# Browsing by Subject "Mathematical optimization"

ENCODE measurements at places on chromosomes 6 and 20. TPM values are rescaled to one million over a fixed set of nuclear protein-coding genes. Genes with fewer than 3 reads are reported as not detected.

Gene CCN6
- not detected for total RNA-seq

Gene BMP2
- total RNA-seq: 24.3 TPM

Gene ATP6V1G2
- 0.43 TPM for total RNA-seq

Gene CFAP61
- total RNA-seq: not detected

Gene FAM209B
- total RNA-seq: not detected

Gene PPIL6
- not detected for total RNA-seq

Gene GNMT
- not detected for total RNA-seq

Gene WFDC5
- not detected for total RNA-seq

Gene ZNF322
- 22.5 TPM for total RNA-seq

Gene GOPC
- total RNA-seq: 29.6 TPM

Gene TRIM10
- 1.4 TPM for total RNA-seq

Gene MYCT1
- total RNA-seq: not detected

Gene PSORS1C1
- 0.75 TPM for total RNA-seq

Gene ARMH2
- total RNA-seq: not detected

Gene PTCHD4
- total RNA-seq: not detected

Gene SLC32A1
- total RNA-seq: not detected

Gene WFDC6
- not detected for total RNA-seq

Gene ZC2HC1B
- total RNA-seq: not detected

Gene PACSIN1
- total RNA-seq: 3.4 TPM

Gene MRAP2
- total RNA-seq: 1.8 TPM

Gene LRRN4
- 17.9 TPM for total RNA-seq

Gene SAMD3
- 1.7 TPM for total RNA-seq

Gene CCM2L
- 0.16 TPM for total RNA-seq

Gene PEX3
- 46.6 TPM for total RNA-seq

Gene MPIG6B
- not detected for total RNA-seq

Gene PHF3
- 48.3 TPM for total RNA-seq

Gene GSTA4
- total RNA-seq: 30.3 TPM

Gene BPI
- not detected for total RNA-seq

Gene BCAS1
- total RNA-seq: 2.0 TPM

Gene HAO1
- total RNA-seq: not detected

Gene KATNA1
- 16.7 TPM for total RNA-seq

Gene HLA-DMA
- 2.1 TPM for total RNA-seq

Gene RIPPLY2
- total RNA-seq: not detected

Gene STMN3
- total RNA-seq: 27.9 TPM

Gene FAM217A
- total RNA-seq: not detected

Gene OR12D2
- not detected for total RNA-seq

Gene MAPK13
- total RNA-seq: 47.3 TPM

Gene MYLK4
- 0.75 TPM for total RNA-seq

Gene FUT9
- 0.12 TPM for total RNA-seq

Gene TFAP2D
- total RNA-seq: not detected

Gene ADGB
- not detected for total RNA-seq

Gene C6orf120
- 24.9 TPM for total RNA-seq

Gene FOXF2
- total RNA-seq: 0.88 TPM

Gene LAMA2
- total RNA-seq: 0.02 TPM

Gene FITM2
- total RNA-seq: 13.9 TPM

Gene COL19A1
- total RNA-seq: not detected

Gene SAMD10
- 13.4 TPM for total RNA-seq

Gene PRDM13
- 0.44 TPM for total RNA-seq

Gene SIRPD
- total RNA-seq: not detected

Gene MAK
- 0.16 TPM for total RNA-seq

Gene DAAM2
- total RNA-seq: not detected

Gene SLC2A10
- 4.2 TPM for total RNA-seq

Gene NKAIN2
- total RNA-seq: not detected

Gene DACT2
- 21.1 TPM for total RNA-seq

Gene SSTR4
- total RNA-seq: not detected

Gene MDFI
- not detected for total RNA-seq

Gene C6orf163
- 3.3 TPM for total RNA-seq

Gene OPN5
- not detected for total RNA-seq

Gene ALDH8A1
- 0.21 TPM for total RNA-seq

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Item Adaptive multiscale modeling of polymeric materials using goal-oriented error estimation, Arlequin coupling, and goals algorithms(2008-05) Bauman, Paul Thomas, 1980-; Oden, J. Tinsley (John Tinsley), 1936-Show more Scientific theories that explain how physical systems behave are described by mathematical models which provide the basis for computer simulations of events that occur in the physical universe. These models, being only mathematical characterizations of actual phenomena, are obviously subject to error because of the inherent limitations of all mathematical abstractions. In this work, new theory and methodologies are developed to quantify such modeling error in a special way that resolves a fundamental and standing issue: multiscale modeling, the development of models of events that transcend many spatial and temporal scales. Specifically, we devise the machinery for a posteriori estimates of relative modeling error between a model of fine scale and another of coarser scale, and we use this methodology as a general approach to multiscale problems. The target application is one of critical importance to nanomanufacturing: imprint lithography of semiconductor devices. The development of numerical methods for multiscale modeling has become one of the most important areas of computational science. Technological developments in the manufacturing of semiconductors hinge upon the ability to understand physical phenomena from the nanoscale to the microscale and beyond. Predictive simulation tools are critical to the advancement of nanomanufacturing semiconductor devices. In principle, they can displace expensive experiments and testing and optimize the design of the manufacturing process. The development of such tools rest on the edge of contemporary methods and high-performance computing capabilities and is a major open problem in computational science. In this dissertation, a molecular model is used to simulate the deformation of polymeric materials used in the fabrication of semiconductor devices. Algorithms are described which lead to a complex molecular model of polymer materials designed to produce an etch barrier, a critical component in imprint lithography approaches to semiconductor manufacturing. Each application of this so-called polymerization process leads to one realization of a lattice-type model of the polymer, a molecular statics model of enormous size and complexity. This is referred to as the base model for analyzing the deformation of the etch barrier, a critical feature of the manufacturing process. To reduce the size and complexity of this model, a sequence of coarser surrogate models is generated. These surrogates are the multiscale models critical to the successful computer simulation of the entire manufacturing process. The surrogate involves a combination of particle models, the molecular model of the polymer, and a coarse-scale model of the polymer as a nonlinear hyperelastic material. Coefficients for the nonlinear elastic continuum model are determined using numerical experiments on representative volume elements of the polymer model. Furthermore, a simple model of initial strain is incorporated in the continuum equations to model the inherit shrinking of the A coupled particle and continuum model is constructed using a special algorithm designed to provide constraints on a region of overlap between the continuum and particle models. This coupled model is based on the so-called Arlequin method that was introduced in the context of coupling two continuum models with differing levels of discretization. It is shown that the Arlequin problem for the particle-tocontinuum model is well posed in a one-dimensional setting involving linear harmonic springs coupled with a linearly elastic continuum. Several numerical examples are presented. Numerical experiments in three dimensions are also discussed in which the polymer model is coupled to a nonlinear elastic continuum. Error estimates in local quantities of interest are constructed in order to estimate the modeling error due to the approximation of the particle model by the coupled multiscale surrogate model. The estimates of the error are computed by solving an auxiliary adjoint, or dual, problem that incorporates as data the quantity of interest or its derivatives. The solution of the adjoint problem indicates how the error in the approximation of the polymer model inferences the error in the quantity of interest. The error in the quantity of interest represents the relative error between the value of the quantity evaluated for the base model, a quantity typically unavailable or intractable, and the value of the quantity of interest provided by the multiscale surrogate model. To estimate the error in the quantity of interest, a theorem is employed that establishes that the error coincides with the value of the residual functional acting on the adjoint solution plus a higher-order remainder. For each surrogate in a sequence of surrogates generated, the residual functional acting on various approximations of the adjoint is computed. These error estimates are used to construct an adaptive algorithm whereby the model is adapted by supplying additional fine-scale data in certain subdomains in order to reduce the error in the quantity of interest. The adaptation algorithm involves partitioning the domain and selecting which subdomains are to use the particle model, the continuum model, and where the two overlap. When the algorithm identifies that a region contributes a relatively large amount to the error in the quantity of interest, it is scheduled for refinement by switching the model for that region to the particle model. Numerical experiments on several configurations representative of nano-features in semiconductor device fabrication demonstrate the effectiveness of the error estimate in controlling the modeling error as well as the ability of the adaptive algorithm to reduce the error in the quantity of interest. There are two major conclusions of this study: 1. an effective and well posed multiscale model that couples particle and continuum models can be constructed as a surrogate to molecular statics models of polymer networks and 2. an error estimate of the modeling error for such systems can be estimated with sufficient accuracy to provide the basis for very effective multiscale modeling procedures. The methodology developed in this study provides a general approach to multiscale modeling. The computational procedures, computer codes, and results could provide a powerful tool in understanding, designing, and optimizing an important class of semiconductormanufacturing processes. The study in this dissertation involves all three components of the CAM graduate program requirements: Area A, Applicable Mathematics; Area B, Numerical Analysis and Scientific Computation; and Area C, Mathematical Modeling and Applications. The multiscale modeling approach developed here is based on the construction of continuum surrogates and coupling them to molecular statics models of polymer as well as a posteriori estimates of error and their adaptive control. A detailed mathematical analysis is provided for the Arlequin method in the context of coupling particle and continuum models for a class of one-dimensional model problems. Algorithms are described and implemented that solve the adaptive, nonlinear problem proposed in the multiscale surrogate problem. Large scale, parallel computations for the base model are also shown. Finally, detailed studies of models relevant to applications to semiconductor manufacturing are presented.Show more Item An adaptive tabu search approach to cutting and packing problems(2003) Harwig, John Michael; Barnes, J. Wesley.Show more This research implements an adaptive tabu search procedure that controls the partitioning, ordering and orientation features of a two–dimensional orthogonal packing solution, details an effective fine-grained objective function for cutting and packing problems, and presents effective move neighborhoods to find very good answers in a short period of time. Results meet or exceed all other techniques presented in literature for a common test set for all 500 instances. These techniques have natural extension into both two dimensional arbitrarily shaped and three dimensional orthogonal packing heuristics that use rules based on given partitions, orders and orientations. Techniques to extend this research into those new horizons and methods that might improve the search are also presented.Show more Item An advanced tabu search approach to the airlift loading problem(2006) Roesener, August G.; Barnes, J. WesleyShow more This dissertation details an algorithm to solve the Airlift Loading Problem (ALP). Given a set of cargo to be transported from an aerial port of embarkation to one or more aerial ports of debarkation, the ALP seeks to pack the cargo items onto pallets (if necessary), partition the set of cargo items into aircraft loads, select an efficient and effective set of aircraft from available aircraft, and to place the cargo in allowable positions on those aircraft. The ALP differs from most partitioning and packing problems described in the literature because, in addition to spatial constraints, factors such as allowable cabin load, balance, and temporal restrictions on cargo loading availability and cargo delivery requirements must be considered. While classical methods would be forced to attack such problems in a hierarchical fashion by solving a sequence of related subproblems, this research develops an algorithm to simultaneously solve the combined problem by employing an advanced tabu search approach.Show more Item CAD for nanolithography and nanophotonics(2011-08) Ding, Duo; Pan, David Z.; Chen, Ray T.; Ghosh, Joydeep; Orshansky, Michael E.; Torres, J. Andres; Touba, NurShow more As the semiconductor technology roadmap further extends, the development of next generation silicon systems becomes critically challenged. On the one hand, design and manufacturing closures become much more difficult due to the widening gap between the increasing integration density and the limited manufacturing capability. As a result, manufacturability issues become more and more critically challenged in the design of reliable silicon systems. On the other hand, the continuous scaling of feature size imposes critical issues on traditional interconnect materials (Cu/Low-K dielectrics) due to power, delay and bandwidth concerns. As a result, multiple classes of new materials are under research and development for future generation technologies. In this dissertation, we investigate several critical Computer-Aided Design (CAD) challenges under advanced nanolithography and nanophotonics technologies. In addressing these challenges, we propose systematic CAD methodologies and optimization techniques to assist the design of high-yield and high-performance integrated circuits (IC) with low power consumption. In Very Large Scale Integration (VLSI) CAD for nanolithography, we study the manufacturing variability under resolution enhancement techniques (RETs) and explore two important topics: (1) fast and high fidelity lithography hotspot detection; (2) generic and efficient manufacturability aware physical design. For the first topic, we propose a number of CAD optimization and integration techniques to achieve the following goals in detecting lithography hotspots: (a) high hotspot detection accuracy; (b) low false-positive rate (hotspot false-alarms); (c) good capability to trade-off between detection accuracy and false-alarms; (d) fast CPU run-time; and (e) excellent layout coverage and computation scalability as design gets more complex. For the second topic, we explore the routing stage by incorporating post-RET manufacturability models into the mathematical formulation of a detailed router to achieve: (a) significantly reduced lithography-unfriendly patterns; (b) small CPU run-time overhead; and (c) formulation generality and compatibility to all types of RETs and evoling manufacturing conditions. In VLSI CAD for nanophotonics, we focus on three topics: (1) characterization and evaluation of standard on-chip nanophotonics devices; (2) low power planar routing for on-chip opto-electrically interconnected systems; (3) power-efficient and thermal-reliable design of nanophotonics Wavelength Division Multiplexing for ultra-high bandwidth on-chip communication. With simulations and experiments, we demonstrate the critical role and effectiveness of Computer-Aided Design techniques as the semiconductor industry marches forward in the deeper sub-micron (45nm and below) domain.Show more Item Decision-making frameworks for practical industrial applications in optimal process design and control(2021-08-16) Costandy, Joseph Gamal Nessim; Baldea, Michael; Edgar, Thomas F.; Beaman, Joseph; Bonnecaze, Roger; Rochelle, GaryShow more While economics are the driving force behind many of the decisions made by industrial stakeholders, the methodologies employed to make high-level decisions often utilize heuristics that may not be quantitatively optimal. In this dissertation, I develop optimization-based frameworks that enable quantitatively driven high-level decision-making for two problems of practical industrial significance. In the first part of the dissertation, I address the problem of deciding the operating mode (batch or continuous-flow) of a chemical process, while taking into account the fundamental differences in the natures of the two operating modes (such as the batch advantage of utilizing reactors for the manufacture of multiple products, or the batch disadvantage of reactor cleanup between campaigns), the size and cost of the respective reactor units, and the potential use of reactor networks to optimize performance. I develop a first-principles-based non-dimensionalization algorithm that unifies the model for all reactor types and chemical systems from the two operating modes which enables direct performance comparisons between reactors of the two operating modes. In addition, I introduce a novel discretization method, the orthogonal collocation on finite elements for reactors (OCFERE), that allows the consideration of networks of reactors of either of the two operating modes, and I unify the description of the economics of the two operating modes. This results in a framework that encompasses the solution of a single optimization problem to make the decision about operating mode and find the optimal reactor network design. In the second part of the dissertation, I address the problem of quantifying the monetary value of improvements in process control. While methods have been developed for quantifying the value of control in the case of predominantly steady-state processes, there has been no attempt to quantify the monetary value of control for predominantly transient processes. I first review the problem, and highlight the relationship between optimal scheduling and process control for transient processes. Then, I utilize the general framework of integrated scheduling and control to develop novel performance functions that enable the quantification of the monetary value of control from a scheduling perspective for a predominantly transient process. I posit that the transition time between one product and the next in a production sequence can be used as a performance metric over which the value of control can be quantified.Show more Item Deterministic approximations in stochastic programming with applications to a class of portfolio allocation problems(2001-08) Dokov, Steftcho Pentchev; Morton, David P.Show more Optimal decision making under uncertainty involves modeling stochastic systems and developing solution methods for such models. The need to incorporate randomness in many practical decision-making problems is prompted by the uncertainties associated with today’s fast-paced technological environment. The complexity of the resulting models often exceeds the capabilities of commercially available optimization software, and special purpose solution techniques are required. Three main categories of solution approaches exist for attacking a particular stochastic programming instance. These are: large-scale mathematical programming algorithms, Monte-Carlo sampling-based techniques, and deterministically valid bound-based approximations. This research contributes to the last category. First, second-order lower and upper bounds are developed on the expectation of a convex function of a random vector. Here, a “second-order bound” means that only the first and second moments of the underlying random parameters are needed to compute the bound. The vector’s random components are assumed to be independent and to have bounded support contained in a hyper-rectangle. Applications to stochastic programming test problems and analysis of numerical performance are also presented. Second, assuming additional relevant moment information is available, higher-order upper bounds are developed. In this case the underlying random vector can have support contained in either a hyper-rectangle or a multidimensional simplex, and the random parameters can be either dependent or independent. The higher-order upper bounds form a decreasing sequence converging to the true expectation, and yielding convergence of the optimal decisions. Finally, applications of the higher-order upper bounds to a class of portfolio optimization problems are presented. Mean-variance and mean-varianceskewness efficient portfolio frontiers are considered in the context of a specific portfolio allocation model as well as in general and connected with applications of the higher-order upper bounds in utility theoryShow more Item An idempotent-analytic ISS small gain theorem with applications to complex process models(2002) Potrykus, Henry George; Qin, S. JoeShow more In this dissertation a general nonlinear input-to-state stability small gain theory is developed using idempotent analytic techniques. The small gain theorem presented may be applied to system complexes, such as those arising in process modelling, and allows for the determination of a practical compact attractor in the system’s state space. Thus, application of the theorem reduces the analysis of the system to one semi-local in nature. In particular, physically practical bounds on the region of operation of a complex system may be deduced. The theorem is proved within the context of the idempotent semiring K ⊂ End⊕ 0 (R≥0). We also show that particular to linear and power law input-to-state disturbance gain functions the deduction of the resulting sufficient condition for input-to-state stability may be performed efficiently, using any suitable dynamic programming algorithm. We indicate, through examples, how an analysis of the (weighted, directed) graph of the system complex gives a computable means to delimit (in an easily understood form) robust input-to-state stability bounds. Applications of the theory to practical chemical engineering systems yielding novel results round out the work and conclude the main body of the dissertation.Show more Item Integrated planning and budget allocation for highway maintenance, rehabilitation, and capital construction projects(2019-07-09) France-Mensah, Jojo; O'Brien, William J.; Leite, Fernanda L.; Machemehl, Randy; Zhang, Zhanmin; Jiao, JunfengShow more Highway infrastructure is one of the critical components of the infrastructure network needed for the socio-economic development of a country. However, increased urbanization, limited funds, the need to consider sustainability continue to challenge the planning process for developing and maintaining highway infrastructure. Accordingly, decision-makers are tasked with making optimal decisions while achieving the strategic goals set by federal, state, district, and/or local highway agencies. Pivotal to making such resource allocation decisions, is the availability and accuracy of asset-related data and planning constraints which can guide data-driven decisions to be made by State Highway agencies (SHAs). Currently, several decision-makers still depend significantly on subjective engineering judgment to make decisions on funds allocation. Hence, there is a need for more formal and logical approaches to resource allocation as well as evaluation metrics for conducting alternatives analysis. This notwithstanding, the development of multiple incompatible legacy systems and the presence of several funding categories with stringent project eligibility requirements underpins a “siloed” approach to planning for highway infrastructure. There are often multiple functional groups working on the same asset network but with heterogeneous information systems and distinct decision-making practices. This “siloed” approach can create inefficiencies in projects selection and lead to inter-project conflicts in the highway projects proposed by these different functional groups. When left unaddressed, these spatial-temporal conflicts among projects can result in the misuse of limited taxpayer dollars and ultimately, a lower performance of the network. To address these issues with budget allocation and integrated highway planning, this study contributes to the body of knowledge in three primary ways. First, the study provides a synthesized analysis of budget allocation methods and provides a comprehensive approach to evaluating the performance of different methods employed for M&R decision-making. Secondly, this study formulates and accounts for the impact of multiple funding categories and project eligibility restrictions in budget allocation models. The inclusion of this pragmatic characteristic of M&R decision-making demonstrates the inefficiencies that can result from having increasing restrictions on multiple funding categories. Thirdly, a shared ontology is developed to enable a dynamic link between planning information and projects information. The resulting formalized representation (ontology) was validated by using multiple approaches including automated consistency checking, task-based evaluation, and data-driven evaluation. An implementation tool was also developed and applied to an actual case study problem. The tool was validated by using a Charrette test and feedback from subject-matter experts.Show more Item Investigating the use of tabu search to find near-optimal solutions in multiclassifier systems(2003) Korycinski, Donna Kay; Crawford, Melba M.; Barnes, J. Wesley.Show more Binary trees provide an ideal framework for many decision problems due to their logical, understandable structures and the computational advantages of the “divide and conquer” paradigm. They can be particularly advantageous for classification applications, which involve categorization of information into groups that are in some sense homogeneous. Algorithms used in construction of decision trees used in classification problems are typically greedy. A new algorithm was developed in this study which incorporates Tabu Search (TS) in the feature selection aspect of hierarchical classification trees. Specifically, it is implemented within the hierarchical classification problem framework of the Binary Hierarchical Classifier (BHC) which has been shown to be advantageous for classification problems with a large number of output classes. The algorithm incorporates feature selection as a means for input space and classifier complexity reduction for a static tree; the algorithm was also extended and coupled with the BHC to allow TS feature selection to aid in building the class hierarchy. Finally, a new algorithm was developed which uses TS in the rearrangement of the nodes of a binary classification tree. Since the use of highly accurate classification algorithms is vital in fields such as medical diagnoses, character recognition, target detection, and land cover mapping, the primary goal of this research is to attain improved classification accuracies.Show more Item Join optimization in a compiled OPS5 environment(1989) Lofaso, Bernie Joseph; Miranker, Daniel P.Show more The purpose of this thesis has been to determine the merits of incorporating a join ordering scheme for the compilation of OPS5 programs. We have constructed a compiler which uses the TREAT match algorithm and run benchmarks using three ordering schemes. Initial results based on simple hand-timings showed little advantage for ordering for most cases, but one benchmark showed dramatic improvement. Subsequent analysis has revealed that improvements to the join phase were masked by implementation problems with the compiled system. Further analysis of results concentrating solely on the join phase revealed that the ordering methods did improve the performance of the join phase by significant amounts in four of the six benchmark programs. A more detailed analysis of three benchmarks (including the two which showed no improvement) was carried out. For the benchmarks showing no improvement it was determined that these particular runs and perhaps the rule systems they pertain to are not amenable to the type of static join ordering that we have performedShow more Item Numerical methods for d-parametric nonlinear programming with chemical process control and optimization applications(2005) Hale, Elaine Thompson, 1978-; Qin, S. JoeShow more The problem of optimization often arises whenever we want to influence a complex system, because we usually want our impact on such a system to be the best it can be in some particular sense. Such complex optimization problems are often accompanied by another problem, however: uncertainty. Specifically, there may be uncertainty in the structure of our mathematical model, uncertainty in various physical constants in our model or uncertainty in the weighting of various conflicting objectives. The purpose of this dissertation is to develop one particular approach to optimization under uncertainty: parametric nonlinear programming (pNLP). Nonlinear programming is the optimization of a scalar objective function subject to a finite number of equality and inequality constraints over some finite number of variables u ∈ R n : min u f (u) s.t. h (u) = 0 g (u) ≤ 0. (1) v Parametric nonlinear programming attempts to solve this problem as a function of a finite number of parameters α ∈ R d : u ∗ (α) = arg { min u f (u, α) s.t. h (u, α) = 0 g (u, α) ≤ 0 } . (2) This work approaches the pNLP problem numerically with a predictorcorrector (continuation) method. Such methods have been developed for general underdetermined nonlinear equations. Such equations are derived for this problem using the Fritz-John necessary conditions for optimality. Predictor-corrector methods specifically customized for the single parameter nonlinear programming problem (1-pNLP) have already been developed quite extensively [71, 112], but a comprehensive multi-parameter method has not yet been developed. This work aims to combine some of the 1-pNLP work with Rheinboldt and Brodzik’s work on multi-dimensional predictor-correctors in order to allow for global exploration of the mpNLP problem [18, 149]. Specifically, as in the previous work on 1-pNLP, where possible the particular structure of the parametric nonlinear programming problem is exploited to both improve computation times and to yield more optimization-specific information than a general multi-parametric predictor-corrector algorithm would. The algorithm developed also improves on Brodzik’s work by including auto-scaling, step-size adaptation and, most importantly, singularity handling. Further, several verification examples, and several more complex applications are presented and discussed. The applications include implicit optimization model adequacy and multi-objective optimization.Show more Item Optimal transit route network design problem : algorithms, implementations, and numerical results(2004-05) Fan, Wei, 1974-; Machemehl, Randy B.Show more Item Optimization column compression multipliers(2007-08) Bickerff, K'Andrea Catherine, 1967-; Swartzlander, Earl E.Show more With delay proportional to the logarithm of the multiplier word length, column compression multipliers are the fastest multipliers. Unfortunately, since the design community has assumed that fast multiplication can only be realized through custom design and layout, column compression multipliers are often dismissed as too timeconsuming and complex because of their irregular structure. This research demonstrates that an automated multiplier generation and layout process makes the column compression multiplier a viable option for application specific CMOS products. Techniques for optimal multiplier designs are identified through analysis of area, delay, and power characteristics of Wallace, Dadda, and Reduced Area multipliers.Show more Item Regularity of free boundary in variational problems(2005) Teixeira, Eduardo Vasconcelos Oliveira; Caffarelli, Luis A.Show more We study the existence and geometric properties of an optimal configurations to a variational problem with free boundary. More specifically, we analyze the nonlinear optimization problem in heat conduction which can be described as follows: given a surface ∂D ⊂ R n and a positive function ϕ defined on it (temperature distribution of the body D), we want to find an optimal configuration Ω ⊃ ∂D (insulation), that minimizes the loss of heat in a stationary situation, where the amount of insulating material is prescribed. This situation also models problems in electrostatic, potential flow in fluid mechanics among others. The quantity to be minimized, the flow of heat, is given by a monotone operator on the flux uµ. Mathematically speaking, let D ⊂ R n be a given smooth bounded domain and ϕ: ∂D → R+ a positive continuous function. For each domain Ω surrounding D such that Vol.(Ω \ D) = 1, we consider the potential associated to the configuration Ω, i.e., the harmonic function on Ω\D taking boundary data u ∂D ≡ ϕ and u ∂Ω ≡ 0, and compute J(Ω) := Z ∂D Γ(x,uµ(x))dσ, vii where µ is the inward normal vector defined on ∂D and Γ is a continuous family of convex functions. Our goal is to study the existence and geometric properties of an optimal configuration related to the functional J. In other words, our purpose is to study the problem: minimize { J(u) := Z ∂D Γ(x,uµ(x))dσ : u: DC → R, u = ϕ on ∂D, ∆u = 0 in {u > 0} and Vol.(supp u) = 1 } Among other regularity properties of an optimal configuration, we prove analyticity of the free boundary up to a small singular set. We also establish uniqueness and symmetry results when ∂D has a given symmetry. Full regularity of the free boundary is obtained under these symmetry conditions imposed on the fixed boundary.Show more Item Robust algorithms for area and power optimization of digital integrated circuits under variability(2008-12) Mani, Murari, 1981-; Orshansky, MichaelShow more As device geometries shrink, variability of process parameters becomes pronounced, resulting in a significant impact on the power and timing performance of integrated circuits. Deterministic optimization algorithms for power and area lack capabilities for handling uncertainty, and may lead to over-conservative solutions. As a result, there is an increasing need for statistical algorithms that can take into account the probabilistic nature of process parameters. Statistical optimization techniques however suffer from the limitation of high computational complexity. The objective of this work is to develop efficient algorithms for optimization of area and power under process variability while guaranteeing high yield. The first half of the dissertation focuses on two design-time techniques: (i) a gate sizing approach for area minimization under timing variability; (ii) an algorithm for total power minimization considering variability in timing and power. Design-time methods impose an overhead on each instance of the fabricated chip since they lack the ability to react to the actual conditions on the chip. In the second half of the dissertation we develop joint design-time and post-silicon co-optimization techniques which are superior to design-time only optimization methods. Specifically, we develop (i) a methodology for optimization of leakage power using design-time sizing and post silicon tuning using adaptive body bias; (ii) an optimization technique to minimize the total power of a buffer chain while considering the finite nature of adaptability afforded. The developed algorithms effectively improve the overconservatism of the corner-based deterministic algorithms and permit us to target a specified yield level accurately. As the magnitude of variability increases, it is expected that statistical algorithms will become increasingly important in future technology generations.Show more Item Statistical algorithms for circuit synthesis under process variation and high defect density(2007-12) Singh, Ashish Kumar, 1981-; Orshansky, MichaelShow more As the technology scales, there is a need to develop design and optimization algorithms under various scenarios of uncertainties. These uncertainties are introduced by process variation and impact both delay and leakage. For future technologies at the end of CMOS scaling, not only process variation but the device defect density is projected to be very high. Thus realizing error tolerant implementation of Boolean functions with minimal redundancy overhead remains a challenging task. The dissertation is concerned with the challenges of low-power and area digital circuit design under high parametric variability and high defect density. The technology mapping provides an ideal starting point for leakage reduction because of higher structural freedom in the choices of implementations. We first describe an algorithm for technology mapping for yield enhancement that explicitly takes parameter variability into account. We then show how leakage can be reduced by accounting for its dependence on the signal state, and develop a fast gain-based technology mapping algorithm. In some scenarios the state probabilities can not be precise point values but are modeled as an interval. We extended the notion of mean leakage to the worst case mean leakage which is defined as the sum of maximal mean leakage of circuit gates over the feasible probability realizations. The gain-based algorithm has been generalized to optimize this proxy leakage metric by casting the problem within the framework of robust dynamic programming. The testing is performed by selecting various instance probabilities for the primary inputs that are deviations from the point probabilities with respect to which a point probability based gain based mapper has been run. We obtain leakage improvement for certain test probabilities with the interval probability based over the point probability based mapper. Next, we present techniques based on coding theory for implementing Boolean functions in highly defective fabrics that allow us to tolerate errors to a certain degree. The novelty of this work is that the structure of Boolean functions is exploited to minimize the redundancy overhead. Finally we have proposed an efficient analysis approach for statistical timing, which can correctly propagate the slope in the path-based statistical timing analysis. The proposed algorithm can be scaled up to one million paths.Show more Item Stochastic network interdiction: models and methods(2005) Pan, Feng; Morton, David P.Show more We develop stochastic network interdiction models and associated solution methods. In its simplest form, our model consists of a smuggler who wishes to traverse a network from an origin to a destination without being detected. Probabilities associated with the indigenous transportation network specify likelihoods that a smuggler can traverse each arc in the network undetected. By installing a detector on an arc we can decrease that probability. The decisionmaking problem is to select arcs to receive detectors subject to budget and policy constraints. The goal is to minimize the probability that a smuggler evades detection when the smuggler’s origin-destination pair is known only through a probability distribution. The model has two stages: first we install detectors then the random origin-destination pair of the smuggler is revealed and the smuggler selects a maximum-reliability path knowing detector locations and detection probabilities. When we consider that detectors can only be installed on the “boundary” of the network, we show that the model can be reduced to an interdiction problem on a simpler bipartite network. In other variants of the model, the smuggler has partial information on detector locations and may have a different perception (than the interdictor) of the detection probabilities. These models are cast as stochastic mixed-integer programs, and the complexity of the models is investigated. Our solution procedure includes scenario reduction, other preprocessing techniques and decomposition methods, all exploiting special structures in our stochastic network interdiction problems. We further enhance our solution procedures by developing a class of valid inequalities to tighten the integer-programming formulation. This work is motivated by the Second Line of Defense (SLD) program, a cooperative effort between the US Department of Energy and the Russian Federation State Customs Committee. SLD’s primary goal is to minimize the risk of illicit trafficking of nuclear materials and technologies through detection and deterrence by enhancing border detection capabilities.Show more Item A tabu search approach to the strategic airlift problem(2004) Lambert, Garrett Randall; Barnes, J. Wesley.Show more Air Mobility Command (AMC) planners currently use simulation systems or large-scale linear programming (LP) models in studying the strategic airlift problem. Simulations are descriptive in nature and therefore cannot prescribe optimal flight schedules. Aggregation is used in large-scale LP models to make the problem tractable and thus much operational level detail is lost. AMC planners need a tool which prescribes good solutions while maintaining the operational level detail necessary to produce flight schedules. This research outlines a robust algorithm that obtains excellent solutions to the strategic airlift problem that possess the operational level detail necessary for AMC planners to develop the detailed routing and scheduling of strategic airlift aircraft. The algorithm utilizes the tabu search methodology.Show more